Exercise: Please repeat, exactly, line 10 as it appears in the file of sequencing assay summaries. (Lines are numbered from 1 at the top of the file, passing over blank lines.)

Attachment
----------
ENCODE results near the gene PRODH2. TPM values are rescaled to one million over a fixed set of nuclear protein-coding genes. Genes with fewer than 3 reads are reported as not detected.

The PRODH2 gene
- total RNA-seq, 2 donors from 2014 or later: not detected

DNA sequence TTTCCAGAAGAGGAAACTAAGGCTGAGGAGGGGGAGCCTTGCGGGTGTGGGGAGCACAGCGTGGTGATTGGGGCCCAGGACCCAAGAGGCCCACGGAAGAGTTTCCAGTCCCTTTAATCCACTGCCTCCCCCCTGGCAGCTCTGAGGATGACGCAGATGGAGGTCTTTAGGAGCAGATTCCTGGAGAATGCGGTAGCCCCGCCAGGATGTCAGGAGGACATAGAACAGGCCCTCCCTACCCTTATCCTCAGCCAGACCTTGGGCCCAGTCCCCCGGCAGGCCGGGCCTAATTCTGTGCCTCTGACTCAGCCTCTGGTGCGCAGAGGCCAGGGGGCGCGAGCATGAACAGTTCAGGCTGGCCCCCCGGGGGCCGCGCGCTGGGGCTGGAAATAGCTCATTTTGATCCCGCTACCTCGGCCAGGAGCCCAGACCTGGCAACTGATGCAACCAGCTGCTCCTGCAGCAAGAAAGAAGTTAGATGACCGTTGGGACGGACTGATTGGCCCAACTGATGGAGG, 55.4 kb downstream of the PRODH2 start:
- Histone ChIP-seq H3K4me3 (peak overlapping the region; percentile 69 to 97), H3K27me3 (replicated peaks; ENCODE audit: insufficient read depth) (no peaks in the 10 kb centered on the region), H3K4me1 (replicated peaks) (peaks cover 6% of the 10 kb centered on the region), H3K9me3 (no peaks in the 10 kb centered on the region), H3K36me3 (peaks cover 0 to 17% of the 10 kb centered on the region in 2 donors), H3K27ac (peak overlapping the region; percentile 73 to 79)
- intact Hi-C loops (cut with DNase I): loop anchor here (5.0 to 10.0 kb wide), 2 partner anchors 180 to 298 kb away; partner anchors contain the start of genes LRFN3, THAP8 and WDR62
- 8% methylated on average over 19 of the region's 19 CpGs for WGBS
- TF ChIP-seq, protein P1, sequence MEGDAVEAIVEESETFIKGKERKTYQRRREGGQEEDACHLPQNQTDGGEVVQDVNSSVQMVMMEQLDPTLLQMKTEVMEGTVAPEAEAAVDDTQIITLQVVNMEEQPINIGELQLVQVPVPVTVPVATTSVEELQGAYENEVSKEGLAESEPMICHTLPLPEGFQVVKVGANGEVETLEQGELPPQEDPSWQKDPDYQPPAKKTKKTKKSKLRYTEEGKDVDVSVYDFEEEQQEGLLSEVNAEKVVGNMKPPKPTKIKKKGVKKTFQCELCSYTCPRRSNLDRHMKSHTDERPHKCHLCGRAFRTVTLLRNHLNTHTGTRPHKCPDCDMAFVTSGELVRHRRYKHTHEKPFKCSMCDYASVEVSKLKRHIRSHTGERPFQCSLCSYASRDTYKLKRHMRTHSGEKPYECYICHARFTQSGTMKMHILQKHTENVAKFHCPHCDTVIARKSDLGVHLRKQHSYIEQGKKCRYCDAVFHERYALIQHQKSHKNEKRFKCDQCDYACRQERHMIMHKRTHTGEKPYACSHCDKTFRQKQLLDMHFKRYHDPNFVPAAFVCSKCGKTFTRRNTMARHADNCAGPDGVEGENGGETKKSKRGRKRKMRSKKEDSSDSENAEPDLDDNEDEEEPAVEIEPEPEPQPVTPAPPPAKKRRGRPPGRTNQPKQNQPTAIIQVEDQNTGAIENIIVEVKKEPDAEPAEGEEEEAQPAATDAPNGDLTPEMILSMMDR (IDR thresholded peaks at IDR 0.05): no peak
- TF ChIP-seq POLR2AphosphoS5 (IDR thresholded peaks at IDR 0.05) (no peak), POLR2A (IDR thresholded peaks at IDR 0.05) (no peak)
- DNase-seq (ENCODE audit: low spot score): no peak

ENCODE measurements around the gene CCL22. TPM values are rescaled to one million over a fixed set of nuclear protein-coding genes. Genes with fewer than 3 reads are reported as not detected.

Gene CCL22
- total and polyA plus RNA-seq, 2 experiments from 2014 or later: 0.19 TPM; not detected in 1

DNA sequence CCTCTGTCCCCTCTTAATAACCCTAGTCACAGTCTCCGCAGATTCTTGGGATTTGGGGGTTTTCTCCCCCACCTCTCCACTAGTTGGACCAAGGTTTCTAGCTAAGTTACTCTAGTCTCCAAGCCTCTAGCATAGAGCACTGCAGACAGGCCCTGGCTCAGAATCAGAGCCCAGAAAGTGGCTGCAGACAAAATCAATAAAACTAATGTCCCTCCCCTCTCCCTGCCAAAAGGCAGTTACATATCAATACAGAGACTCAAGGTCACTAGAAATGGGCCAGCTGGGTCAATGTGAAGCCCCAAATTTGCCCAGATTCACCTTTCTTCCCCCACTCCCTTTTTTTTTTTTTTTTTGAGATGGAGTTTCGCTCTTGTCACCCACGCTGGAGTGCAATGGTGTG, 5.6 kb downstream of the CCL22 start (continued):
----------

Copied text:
- DNase-seq (ENCODE audit: low spot score): no peak